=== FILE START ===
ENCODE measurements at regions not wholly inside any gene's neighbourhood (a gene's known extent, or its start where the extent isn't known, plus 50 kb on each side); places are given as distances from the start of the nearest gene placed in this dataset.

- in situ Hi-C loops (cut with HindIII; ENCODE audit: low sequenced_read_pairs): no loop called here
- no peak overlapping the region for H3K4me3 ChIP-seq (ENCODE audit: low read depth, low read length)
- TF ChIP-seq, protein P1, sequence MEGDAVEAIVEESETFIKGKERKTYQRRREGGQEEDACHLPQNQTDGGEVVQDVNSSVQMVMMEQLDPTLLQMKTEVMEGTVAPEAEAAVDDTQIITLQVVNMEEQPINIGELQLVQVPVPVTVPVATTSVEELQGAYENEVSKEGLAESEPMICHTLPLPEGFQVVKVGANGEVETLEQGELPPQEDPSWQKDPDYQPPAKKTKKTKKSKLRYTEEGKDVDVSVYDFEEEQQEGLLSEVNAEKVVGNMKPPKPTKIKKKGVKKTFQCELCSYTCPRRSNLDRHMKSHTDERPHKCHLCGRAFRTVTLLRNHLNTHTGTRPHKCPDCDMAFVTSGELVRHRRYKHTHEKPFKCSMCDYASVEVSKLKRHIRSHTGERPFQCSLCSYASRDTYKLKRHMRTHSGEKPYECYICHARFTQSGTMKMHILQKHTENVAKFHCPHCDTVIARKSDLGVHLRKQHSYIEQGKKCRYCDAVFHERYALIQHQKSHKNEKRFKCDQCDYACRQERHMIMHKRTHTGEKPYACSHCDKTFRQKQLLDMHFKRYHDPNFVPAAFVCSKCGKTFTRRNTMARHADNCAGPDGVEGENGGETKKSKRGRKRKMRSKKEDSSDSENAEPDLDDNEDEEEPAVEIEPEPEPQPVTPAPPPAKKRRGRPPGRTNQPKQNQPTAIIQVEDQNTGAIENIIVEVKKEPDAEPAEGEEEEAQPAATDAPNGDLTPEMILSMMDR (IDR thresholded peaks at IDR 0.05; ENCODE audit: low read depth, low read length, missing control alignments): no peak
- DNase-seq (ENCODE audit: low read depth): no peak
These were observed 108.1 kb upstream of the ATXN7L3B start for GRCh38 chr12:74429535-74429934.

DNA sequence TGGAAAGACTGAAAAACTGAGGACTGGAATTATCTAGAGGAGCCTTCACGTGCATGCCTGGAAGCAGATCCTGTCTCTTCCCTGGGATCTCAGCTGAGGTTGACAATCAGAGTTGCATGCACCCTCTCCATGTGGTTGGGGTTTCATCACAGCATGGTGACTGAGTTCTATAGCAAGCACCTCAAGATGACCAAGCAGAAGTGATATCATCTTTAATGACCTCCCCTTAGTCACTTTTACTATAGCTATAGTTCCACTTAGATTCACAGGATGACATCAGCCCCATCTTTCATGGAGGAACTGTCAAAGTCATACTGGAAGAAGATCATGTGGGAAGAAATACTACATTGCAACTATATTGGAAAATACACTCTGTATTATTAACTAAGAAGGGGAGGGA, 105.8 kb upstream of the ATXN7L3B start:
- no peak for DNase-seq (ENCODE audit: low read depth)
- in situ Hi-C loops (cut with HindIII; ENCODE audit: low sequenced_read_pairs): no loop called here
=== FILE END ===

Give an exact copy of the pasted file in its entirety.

ENCODE measurements at regions not wholly inside any gene's neighbourhood (a gene's known extent, or its start where the extent isn't known, plus 50 kb on each side); places are given as distances from the start of the nearest gene placed in this dataset.

- in situ Hi-C loops (cut with HindIII; ENCODE audit: low sequenced_read_pairs): no loop called here
- no peak overlapping the region for H3K4me3 ChIP-seq (ENCODE audit: low read depth, low read length)
- TF ChIP-seq, protein P1, sequence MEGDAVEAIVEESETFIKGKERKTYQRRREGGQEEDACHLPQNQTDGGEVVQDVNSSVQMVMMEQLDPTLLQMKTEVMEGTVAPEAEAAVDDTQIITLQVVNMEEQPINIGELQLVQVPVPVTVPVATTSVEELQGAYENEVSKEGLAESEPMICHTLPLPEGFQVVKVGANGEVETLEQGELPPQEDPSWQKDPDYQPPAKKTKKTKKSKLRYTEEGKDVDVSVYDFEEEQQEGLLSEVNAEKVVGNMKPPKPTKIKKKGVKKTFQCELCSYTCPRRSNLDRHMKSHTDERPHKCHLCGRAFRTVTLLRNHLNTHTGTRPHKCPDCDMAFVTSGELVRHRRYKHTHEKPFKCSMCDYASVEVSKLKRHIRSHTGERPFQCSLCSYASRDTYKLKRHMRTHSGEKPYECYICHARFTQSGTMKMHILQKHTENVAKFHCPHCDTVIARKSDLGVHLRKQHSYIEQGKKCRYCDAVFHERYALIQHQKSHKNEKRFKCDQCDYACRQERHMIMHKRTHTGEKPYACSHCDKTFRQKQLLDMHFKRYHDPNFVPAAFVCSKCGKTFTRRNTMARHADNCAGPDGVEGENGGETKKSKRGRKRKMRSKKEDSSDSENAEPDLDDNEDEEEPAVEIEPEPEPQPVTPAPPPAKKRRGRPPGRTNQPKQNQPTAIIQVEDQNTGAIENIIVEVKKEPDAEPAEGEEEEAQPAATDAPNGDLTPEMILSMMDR (IDR thresholded peaks at IDR 0.05; ENCODE audit: low read depth, low read length, missing control alignments): no peak
- DNase-seq (ENCODE audit: low read depth): no peak
These were observed 108.1 kb upstream of the ATXN7L3B start for GRCh38 chr12:74429535-74429934.

DNA sequence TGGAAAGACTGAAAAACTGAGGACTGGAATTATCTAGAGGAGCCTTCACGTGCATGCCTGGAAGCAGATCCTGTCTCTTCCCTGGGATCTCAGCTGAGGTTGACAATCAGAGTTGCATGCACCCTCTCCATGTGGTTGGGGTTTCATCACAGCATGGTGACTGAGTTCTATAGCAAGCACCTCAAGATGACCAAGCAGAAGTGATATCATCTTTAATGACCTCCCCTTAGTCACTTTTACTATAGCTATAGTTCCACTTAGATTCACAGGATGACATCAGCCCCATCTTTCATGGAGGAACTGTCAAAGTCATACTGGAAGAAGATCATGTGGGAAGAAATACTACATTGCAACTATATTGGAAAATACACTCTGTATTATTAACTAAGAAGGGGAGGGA, 105.8 kb upstream of the ATXN7L3B start:
- no peak for DNase-seq (ENCODE audit: low read depth)
- in situ Hi-C loops (cut with HindIII; ENCODE audit: low sequenced_read_pairs): no loop called here